AAP1 transports uncharged amino acids into roots of Arabidopsis
Article first published online: 5 APR 2007
The Plant Journal
Volume 50, Issue 2, pages 305–319, April 2007
How to Cite
Lee, Y.-H., Foster, J., Chen, J., Voll, L. M., Weber, A. P.M. and Tegeder, M. (2007), AAP1 transports uncharged amino acids into roots of Arabidopsis. The Plant Journal, 50: 305–319. doi: 10.1111/j.1365-313X.2007.03045.x
- Issue published online: 5 APR 2007
- Article first published online: 5 APR 2007
- Received 22 September 2006; revised 22 November 2006; accepted 12 December 2006.
- amino acid transport;
- root uptake;
- nitrogen partitioning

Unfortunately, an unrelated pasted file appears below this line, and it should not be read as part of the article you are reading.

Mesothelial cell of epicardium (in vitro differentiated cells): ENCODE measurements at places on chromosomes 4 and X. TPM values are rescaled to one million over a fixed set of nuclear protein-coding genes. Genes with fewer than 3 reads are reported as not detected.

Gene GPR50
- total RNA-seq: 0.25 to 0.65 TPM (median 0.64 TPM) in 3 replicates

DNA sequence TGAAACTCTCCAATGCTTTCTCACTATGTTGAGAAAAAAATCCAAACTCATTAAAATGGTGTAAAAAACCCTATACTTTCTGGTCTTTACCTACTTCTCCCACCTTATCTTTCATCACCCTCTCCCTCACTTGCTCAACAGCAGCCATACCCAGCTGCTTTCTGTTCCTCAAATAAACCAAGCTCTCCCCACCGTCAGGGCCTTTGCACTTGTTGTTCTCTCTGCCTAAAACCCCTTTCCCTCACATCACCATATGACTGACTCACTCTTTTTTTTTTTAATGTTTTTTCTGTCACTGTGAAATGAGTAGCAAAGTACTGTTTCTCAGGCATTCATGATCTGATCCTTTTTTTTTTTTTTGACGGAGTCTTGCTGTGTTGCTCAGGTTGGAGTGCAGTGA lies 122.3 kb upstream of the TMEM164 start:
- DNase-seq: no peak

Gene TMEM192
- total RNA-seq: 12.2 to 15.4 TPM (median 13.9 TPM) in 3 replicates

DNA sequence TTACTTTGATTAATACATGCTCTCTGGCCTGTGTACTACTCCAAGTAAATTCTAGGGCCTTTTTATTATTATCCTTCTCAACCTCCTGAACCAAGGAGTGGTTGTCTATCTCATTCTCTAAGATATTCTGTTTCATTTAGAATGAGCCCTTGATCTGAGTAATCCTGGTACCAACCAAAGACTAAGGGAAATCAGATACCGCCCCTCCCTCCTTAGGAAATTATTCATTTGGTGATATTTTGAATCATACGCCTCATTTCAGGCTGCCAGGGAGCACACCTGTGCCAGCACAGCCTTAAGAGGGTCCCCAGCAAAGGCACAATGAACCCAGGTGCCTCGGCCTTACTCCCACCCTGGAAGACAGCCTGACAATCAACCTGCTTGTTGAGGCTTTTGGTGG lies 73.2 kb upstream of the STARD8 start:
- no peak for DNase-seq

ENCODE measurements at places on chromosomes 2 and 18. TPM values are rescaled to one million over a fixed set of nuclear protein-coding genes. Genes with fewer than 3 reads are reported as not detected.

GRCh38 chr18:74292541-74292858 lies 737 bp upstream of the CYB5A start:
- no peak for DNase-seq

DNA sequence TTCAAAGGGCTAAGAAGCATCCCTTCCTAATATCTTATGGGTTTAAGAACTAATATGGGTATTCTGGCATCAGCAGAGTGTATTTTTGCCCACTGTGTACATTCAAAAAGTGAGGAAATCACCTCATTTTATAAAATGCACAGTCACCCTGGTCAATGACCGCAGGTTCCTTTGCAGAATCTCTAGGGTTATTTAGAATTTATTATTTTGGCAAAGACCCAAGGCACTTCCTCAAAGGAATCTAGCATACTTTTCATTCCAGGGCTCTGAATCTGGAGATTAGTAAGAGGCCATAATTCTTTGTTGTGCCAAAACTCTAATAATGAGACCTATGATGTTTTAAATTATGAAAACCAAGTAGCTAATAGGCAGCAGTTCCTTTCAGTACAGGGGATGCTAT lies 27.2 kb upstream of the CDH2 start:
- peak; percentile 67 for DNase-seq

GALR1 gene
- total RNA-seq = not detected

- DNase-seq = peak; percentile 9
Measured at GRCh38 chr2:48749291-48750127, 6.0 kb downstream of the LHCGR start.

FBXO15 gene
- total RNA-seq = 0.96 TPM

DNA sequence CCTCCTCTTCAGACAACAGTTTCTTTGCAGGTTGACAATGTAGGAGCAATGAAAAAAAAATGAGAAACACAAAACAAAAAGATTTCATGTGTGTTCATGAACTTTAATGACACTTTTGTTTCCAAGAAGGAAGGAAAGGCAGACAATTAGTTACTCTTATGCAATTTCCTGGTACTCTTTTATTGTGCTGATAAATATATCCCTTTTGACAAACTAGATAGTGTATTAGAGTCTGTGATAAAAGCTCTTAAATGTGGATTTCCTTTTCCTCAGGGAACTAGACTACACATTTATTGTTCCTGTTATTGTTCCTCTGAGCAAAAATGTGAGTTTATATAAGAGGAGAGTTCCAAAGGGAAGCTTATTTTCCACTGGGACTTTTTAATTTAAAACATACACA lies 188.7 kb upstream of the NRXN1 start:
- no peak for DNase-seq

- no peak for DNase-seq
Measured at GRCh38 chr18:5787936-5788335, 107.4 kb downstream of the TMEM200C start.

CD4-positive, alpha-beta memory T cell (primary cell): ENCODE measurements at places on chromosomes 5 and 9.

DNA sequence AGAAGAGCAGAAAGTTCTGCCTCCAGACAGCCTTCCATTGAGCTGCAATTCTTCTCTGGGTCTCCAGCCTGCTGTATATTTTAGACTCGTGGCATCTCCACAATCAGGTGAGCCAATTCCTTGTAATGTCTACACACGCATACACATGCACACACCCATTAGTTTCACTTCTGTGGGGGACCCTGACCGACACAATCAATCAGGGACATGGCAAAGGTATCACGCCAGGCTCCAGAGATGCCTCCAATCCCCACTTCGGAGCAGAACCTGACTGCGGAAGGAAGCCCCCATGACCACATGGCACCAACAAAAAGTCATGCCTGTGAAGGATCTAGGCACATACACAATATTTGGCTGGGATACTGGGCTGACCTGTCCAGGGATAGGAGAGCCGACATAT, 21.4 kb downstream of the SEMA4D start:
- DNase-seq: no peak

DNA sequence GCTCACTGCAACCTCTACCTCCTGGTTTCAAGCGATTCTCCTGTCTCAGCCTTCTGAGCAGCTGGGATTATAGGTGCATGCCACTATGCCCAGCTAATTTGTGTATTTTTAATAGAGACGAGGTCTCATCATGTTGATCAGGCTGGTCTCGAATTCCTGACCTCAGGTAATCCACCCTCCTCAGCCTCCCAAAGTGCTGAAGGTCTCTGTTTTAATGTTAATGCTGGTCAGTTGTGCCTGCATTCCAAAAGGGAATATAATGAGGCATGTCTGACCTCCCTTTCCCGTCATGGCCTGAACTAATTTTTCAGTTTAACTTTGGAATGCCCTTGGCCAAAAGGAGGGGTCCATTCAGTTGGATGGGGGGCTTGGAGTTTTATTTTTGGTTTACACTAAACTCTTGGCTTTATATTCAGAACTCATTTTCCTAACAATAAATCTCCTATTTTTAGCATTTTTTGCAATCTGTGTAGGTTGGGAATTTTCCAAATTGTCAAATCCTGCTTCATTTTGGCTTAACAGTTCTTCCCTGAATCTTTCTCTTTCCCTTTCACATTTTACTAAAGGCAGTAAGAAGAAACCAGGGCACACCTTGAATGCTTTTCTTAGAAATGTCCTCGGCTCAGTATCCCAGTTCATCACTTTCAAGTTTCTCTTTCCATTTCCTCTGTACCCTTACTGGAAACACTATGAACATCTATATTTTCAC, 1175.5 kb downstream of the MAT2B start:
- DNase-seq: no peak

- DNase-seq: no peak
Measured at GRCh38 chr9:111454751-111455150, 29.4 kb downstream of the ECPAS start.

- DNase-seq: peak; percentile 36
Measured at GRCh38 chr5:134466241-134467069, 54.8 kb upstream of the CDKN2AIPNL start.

Amino acids are available to plants in some soils in significant amounts, and plants frequently make use of these nitrogen sources. The goal of this study was to identify transporters involved in the uptake of amino acids into root cells. Based on the fact that high concentrations of amino acids inhibit plant growth, we hypothesized that mutants tolerating toxic levels of amino acids might be deficient in the uptake of amino acids from the environment. To test this hypothesis, we employed a forward genetic screen for Arabidopsis thaliana mutants tolerating toxic concentrations of amino acids in the media. We identified an Arabidopsis mutant that is deficient in the amino acid permease 1 (AAP1, At1g58360) and resistant to 10 mm phenylalanine and a range of other amino acids. The transporter was localized to the plasma membrane of root epidermal cells, root hairs, and throughout the root tip of Arabidopsis. Feeding experiments with [14C]-labeled neutral, acidic and basic amino acids showed significantly reduced uptake of amino acids in the mutant, underscoring that increased tolerance of aap1 to high levels of amino acids is coupled with reduced uptake by the root. The growth and uptake studies identified glutamate, histidine and neutral amino acids, including phenylalanine, as physiological substrates for AAP1, whereas aspartate, lysine and arginine are not. We also demonstrate that AAP1 imports amino acids into root cells when these are supplied at ecologically relevant concentrations. Together, our data indicate an important role of AAP1 for efficient use of nitrogen sources present in the rhizosphere.